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Warnings

The New York Times editorial page waxes existential:

It's instinctive in humans to search for the meaning of an event like this, once shock and grief have begun to subside. And there will be plenty of meanings to find in the ways that humans reacted as this disaster struck and in its aftermath as the relief effort begins. But except for our obligations to help the victims in any way we can, the underlying story of this tragedy is the overpowering, amoral mechanics of the earth's surface, the movement of plates that grind and shift and slide against each other with profound indifference to anything but the pressures that drive them. Whenever those forces punctuate human history, they do so tragically. They demonstrate, geologically speaking, how ephemeral our presence is.
I sort of agree. There's no "larger meaning" here. At the same time, it's worth learning some policy lessons. Like everyone else, I've been learning to day that many, many lives could have been saved if some sort of technologically feasible warning system had been built. Tsunamis move fast, as far as these things go, but not so fast that many people could have gotten out of the way had they been warned. More broadly, disaster relief isn't one of my areas of speciality (as readers have no doubt noticed) but thinking about this brings some thoughts to mind. It seems to me that catastrophic natural disasters actually occur rather more frequently than it instinctively seems. Before this tsunami was the huge earthquake in Iran, and I recall that just a few months ago many poorer Carribbean countries were devastated by hurricanes, etc.

Each time something like that happens, there's always this rather heartening response where people -- and governments -- from all over the world pitch in a bit to try and help the victims. But it always seems very ad hoc. People scramble around to see which charities are active in the relevant area, and potential aiding governments don't quite know what resources they have at their disposal, etc., etc. In light of the fact that there evidently is a widespread and pretty deep commitment to global disaster relief, this makes me wonder if there isn't a politically feasible opportunity to make all this work better by establishing a reasonably well-funded and well-resourced permanent international agency to step in and do this work rather than having everyone scramble around ad hoc after something happens. This -- unlike some other stuff people would like to see it do -- seems like the kind of task that the UN is pretty well-suited to do, since various governments have a pretty good record of cooperating with each other on these kinds of issues so you wouldn't see the usual paralysis. Obviously, the UN already has a substantial aid component, but unless I'm mistaken there's isn't the sort of body I have in mind -- a kind of global FEMA ("GEMA," I suppose you would call it).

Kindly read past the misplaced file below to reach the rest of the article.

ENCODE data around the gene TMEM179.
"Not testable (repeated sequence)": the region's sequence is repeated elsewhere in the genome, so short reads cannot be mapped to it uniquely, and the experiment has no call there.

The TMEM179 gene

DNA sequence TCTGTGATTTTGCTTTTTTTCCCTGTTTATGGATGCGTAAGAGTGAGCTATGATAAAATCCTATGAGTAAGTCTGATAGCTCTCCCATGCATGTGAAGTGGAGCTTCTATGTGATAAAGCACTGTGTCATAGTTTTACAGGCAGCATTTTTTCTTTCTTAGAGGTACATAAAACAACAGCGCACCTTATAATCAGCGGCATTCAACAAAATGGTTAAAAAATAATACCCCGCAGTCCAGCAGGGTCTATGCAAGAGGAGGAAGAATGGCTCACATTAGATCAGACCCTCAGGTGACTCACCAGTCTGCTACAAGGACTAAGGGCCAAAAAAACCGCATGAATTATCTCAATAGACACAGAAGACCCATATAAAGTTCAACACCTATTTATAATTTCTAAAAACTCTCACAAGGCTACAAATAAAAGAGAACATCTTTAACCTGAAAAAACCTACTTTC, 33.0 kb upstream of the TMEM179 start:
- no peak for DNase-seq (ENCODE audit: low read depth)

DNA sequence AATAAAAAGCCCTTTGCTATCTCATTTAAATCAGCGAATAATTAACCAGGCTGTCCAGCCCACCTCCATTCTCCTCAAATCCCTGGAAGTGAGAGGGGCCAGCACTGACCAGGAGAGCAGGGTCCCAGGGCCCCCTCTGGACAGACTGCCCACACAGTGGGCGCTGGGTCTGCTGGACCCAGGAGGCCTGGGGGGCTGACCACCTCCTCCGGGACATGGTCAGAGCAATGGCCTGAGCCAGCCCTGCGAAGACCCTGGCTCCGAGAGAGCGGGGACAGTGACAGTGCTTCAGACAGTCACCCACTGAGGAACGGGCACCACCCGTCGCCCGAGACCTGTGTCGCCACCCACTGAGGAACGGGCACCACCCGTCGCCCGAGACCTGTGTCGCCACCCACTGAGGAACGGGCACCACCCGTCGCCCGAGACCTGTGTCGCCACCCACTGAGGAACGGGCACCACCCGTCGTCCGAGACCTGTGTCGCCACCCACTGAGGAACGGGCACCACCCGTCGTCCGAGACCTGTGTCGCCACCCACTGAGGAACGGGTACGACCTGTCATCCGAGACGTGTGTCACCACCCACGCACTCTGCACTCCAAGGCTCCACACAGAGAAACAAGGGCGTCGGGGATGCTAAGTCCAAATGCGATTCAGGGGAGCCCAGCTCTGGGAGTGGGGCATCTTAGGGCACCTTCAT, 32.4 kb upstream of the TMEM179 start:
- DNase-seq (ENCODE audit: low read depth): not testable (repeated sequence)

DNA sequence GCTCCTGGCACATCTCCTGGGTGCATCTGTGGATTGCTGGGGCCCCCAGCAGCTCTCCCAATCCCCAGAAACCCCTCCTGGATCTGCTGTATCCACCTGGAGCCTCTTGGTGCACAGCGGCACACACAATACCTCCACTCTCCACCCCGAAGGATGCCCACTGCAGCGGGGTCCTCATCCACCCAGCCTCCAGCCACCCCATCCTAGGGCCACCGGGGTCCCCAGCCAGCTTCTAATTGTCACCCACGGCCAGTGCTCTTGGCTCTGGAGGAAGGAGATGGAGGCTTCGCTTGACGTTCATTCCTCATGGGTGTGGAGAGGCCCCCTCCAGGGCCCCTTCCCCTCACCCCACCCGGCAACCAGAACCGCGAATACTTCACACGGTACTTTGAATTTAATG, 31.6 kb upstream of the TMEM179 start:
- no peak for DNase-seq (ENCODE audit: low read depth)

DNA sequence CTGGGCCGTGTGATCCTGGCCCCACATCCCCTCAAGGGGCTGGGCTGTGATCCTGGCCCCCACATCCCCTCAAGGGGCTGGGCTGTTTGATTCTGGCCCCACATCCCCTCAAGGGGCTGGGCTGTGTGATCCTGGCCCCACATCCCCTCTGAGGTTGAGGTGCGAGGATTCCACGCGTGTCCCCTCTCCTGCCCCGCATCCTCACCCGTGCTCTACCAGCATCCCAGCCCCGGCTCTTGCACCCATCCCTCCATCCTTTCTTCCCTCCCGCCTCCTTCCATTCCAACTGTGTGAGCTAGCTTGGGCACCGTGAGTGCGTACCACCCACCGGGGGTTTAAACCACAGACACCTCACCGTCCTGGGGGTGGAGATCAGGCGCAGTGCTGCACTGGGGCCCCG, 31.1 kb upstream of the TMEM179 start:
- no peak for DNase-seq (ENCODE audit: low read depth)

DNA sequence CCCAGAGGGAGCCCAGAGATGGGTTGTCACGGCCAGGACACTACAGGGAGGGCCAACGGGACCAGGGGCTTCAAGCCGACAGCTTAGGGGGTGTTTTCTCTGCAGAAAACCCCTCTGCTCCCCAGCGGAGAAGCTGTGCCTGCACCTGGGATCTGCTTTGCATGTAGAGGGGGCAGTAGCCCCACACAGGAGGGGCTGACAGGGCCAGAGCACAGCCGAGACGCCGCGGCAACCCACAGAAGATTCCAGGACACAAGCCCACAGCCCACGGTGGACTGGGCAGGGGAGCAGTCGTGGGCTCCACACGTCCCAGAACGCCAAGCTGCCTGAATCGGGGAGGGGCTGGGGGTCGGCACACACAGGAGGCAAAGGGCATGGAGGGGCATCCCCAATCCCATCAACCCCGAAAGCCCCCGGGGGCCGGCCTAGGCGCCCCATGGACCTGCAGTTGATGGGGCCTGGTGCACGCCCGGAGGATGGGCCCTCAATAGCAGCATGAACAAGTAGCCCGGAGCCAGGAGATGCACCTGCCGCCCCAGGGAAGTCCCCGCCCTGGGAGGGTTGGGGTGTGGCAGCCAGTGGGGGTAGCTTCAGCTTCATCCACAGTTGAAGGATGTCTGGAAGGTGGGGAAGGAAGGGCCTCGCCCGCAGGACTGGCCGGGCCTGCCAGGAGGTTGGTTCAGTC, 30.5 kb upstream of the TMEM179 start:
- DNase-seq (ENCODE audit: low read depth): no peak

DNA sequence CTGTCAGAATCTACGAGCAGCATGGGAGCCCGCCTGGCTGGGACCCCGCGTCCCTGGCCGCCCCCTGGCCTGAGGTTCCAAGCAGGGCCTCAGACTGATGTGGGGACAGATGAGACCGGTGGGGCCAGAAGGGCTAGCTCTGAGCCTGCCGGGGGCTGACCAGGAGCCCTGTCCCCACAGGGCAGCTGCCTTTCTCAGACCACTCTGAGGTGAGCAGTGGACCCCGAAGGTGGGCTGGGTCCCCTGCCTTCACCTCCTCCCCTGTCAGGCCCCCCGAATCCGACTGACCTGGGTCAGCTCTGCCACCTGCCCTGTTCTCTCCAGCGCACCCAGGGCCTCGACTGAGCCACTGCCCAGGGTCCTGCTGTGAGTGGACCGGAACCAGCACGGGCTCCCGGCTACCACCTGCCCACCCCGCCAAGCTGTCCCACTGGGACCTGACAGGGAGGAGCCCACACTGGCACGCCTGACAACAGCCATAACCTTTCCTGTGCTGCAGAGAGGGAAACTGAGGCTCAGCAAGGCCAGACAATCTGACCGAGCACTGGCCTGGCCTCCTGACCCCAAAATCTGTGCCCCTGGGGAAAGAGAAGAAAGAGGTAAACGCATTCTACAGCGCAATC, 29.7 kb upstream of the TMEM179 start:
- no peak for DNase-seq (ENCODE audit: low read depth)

UPDATE: I see my roommate Kriston Capps has put up some similar thoughts from his late-December base of operations in Texas. He also raises the point that in light of the Greek-Turkish earthquake-related reconciliation, this might help resolve the outstanding conflicts in Sri Lanka and Indonesia's Aceh province. A word of caution would be that pre-earthquake Greek and Turkish elites were already pretty clearly interested in ratcheting-down tensions, but felt themselves to be somewhat trapped by history and circumstance. The disaster was a good motivator for people to do things they were already inclined to do and provided opportunities to do so without loss of face. I'm not really current on the status of either the Sri Lanka or the Aceh conflicts, but the situations may be different in relevant ways.

December 27, 2004 | Permalink

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» Griefbusters from Saheli*: Musings and Observations
As Matthew Yglesias and Kriston Capps groused early in the Tsuani blog cycle, it's really amazing how unprepared we are as a world for disasters when we know that, regardless of the specifics, they are going to happen. [Read More]

Tracked on Jan 2, 2005 11:46:17 PM

» We Need a Lot More Than Just a Warning System from LITHOGLYPHIC
This tsunami that just occurred in the Indian Ocean is stunning in its magnitude. With a death toll over 20,000 50,000 100,000 150,000 and around five million displaced, the spread and severity are incredible. However, I think what gets people... [Read More]

Tracked on Jan 5, 2005 9:49:36 PM

» We Need a Lot More Than Just a Warning System from LITHOGLYPHIC